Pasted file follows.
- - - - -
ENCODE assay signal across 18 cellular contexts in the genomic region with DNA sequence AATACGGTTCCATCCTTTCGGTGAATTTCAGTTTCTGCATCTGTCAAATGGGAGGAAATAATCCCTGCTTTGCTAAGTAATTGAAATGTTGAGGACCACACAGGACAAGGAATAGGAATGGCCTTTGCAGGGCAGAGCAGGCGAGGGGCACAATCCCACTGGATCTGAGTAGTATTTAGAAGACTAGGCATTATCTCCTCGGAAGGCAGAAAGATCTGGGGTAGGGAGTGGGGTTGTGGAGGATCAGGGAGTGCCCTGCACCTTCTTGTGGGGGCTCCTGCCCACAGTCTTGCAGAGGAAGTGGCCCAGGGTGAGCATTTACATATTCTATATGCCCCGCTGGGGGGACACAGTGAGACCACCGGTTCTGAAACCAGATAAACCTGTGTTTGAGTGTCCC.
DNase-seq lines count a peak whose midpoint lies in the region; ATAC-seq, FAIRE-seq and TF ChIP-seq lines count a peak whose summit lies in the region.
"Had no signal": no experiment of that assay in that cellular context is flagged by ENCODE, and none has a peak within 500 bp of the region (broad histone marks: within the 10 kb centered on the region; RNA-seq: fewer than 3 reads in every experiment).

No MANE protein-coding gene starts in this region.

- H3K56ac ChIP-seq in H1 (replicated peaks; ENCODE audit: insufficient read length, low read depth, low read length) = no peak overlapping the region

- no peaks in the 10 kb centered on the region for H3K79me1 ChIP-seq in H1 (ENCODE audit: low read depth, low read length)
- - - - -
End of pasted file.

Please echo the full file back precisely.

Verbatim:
ENCODE assay signal across 18 cellular contexts in the genomic region with DNA sequence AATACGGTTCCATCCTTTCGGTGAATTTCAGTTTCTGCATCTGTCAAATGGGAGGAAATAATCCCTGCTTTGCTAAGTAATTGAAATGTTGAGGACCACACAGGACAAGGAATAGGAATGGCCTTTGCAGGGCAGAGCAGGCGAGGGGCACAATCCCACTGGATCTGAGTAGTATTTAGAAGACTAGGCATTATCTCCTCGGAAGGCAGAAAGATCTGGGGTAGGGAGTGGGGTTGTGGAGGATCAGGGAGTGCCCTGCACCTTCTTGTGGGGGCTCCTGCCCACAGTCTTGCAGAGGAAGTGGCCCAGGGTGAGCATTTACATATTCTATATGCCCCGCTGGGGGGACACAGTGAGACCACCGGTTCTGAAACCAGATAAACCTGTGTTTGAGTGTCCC.
DNase-seq lines count a peak whose midpoint lies in the region; ATAC-seq, FAIRE-seq and TF ChIP-seq lines count a peak whose summit lies in the region.
"Had no signal": no experiment of that assay in that cellular context is flagged by ENCODE, and none has a peak within 500 bp of the region (broad histone marks: within the 10 kb centered on the region; RNA-seq: fewer than 3 reads in every experiment).

No MANE protein-coding gene starts in this region.

- H3K56ac ChIP-seq in H1 (replicated peaks; ENCODE audit: insufficient read length, low read depth, low read length) = no peak overlapping the region

- no peaks in the 10 kb centered on the region for H3K79me1 ChIP-seq in H1 (ENCODE audit: low read depth, low read length)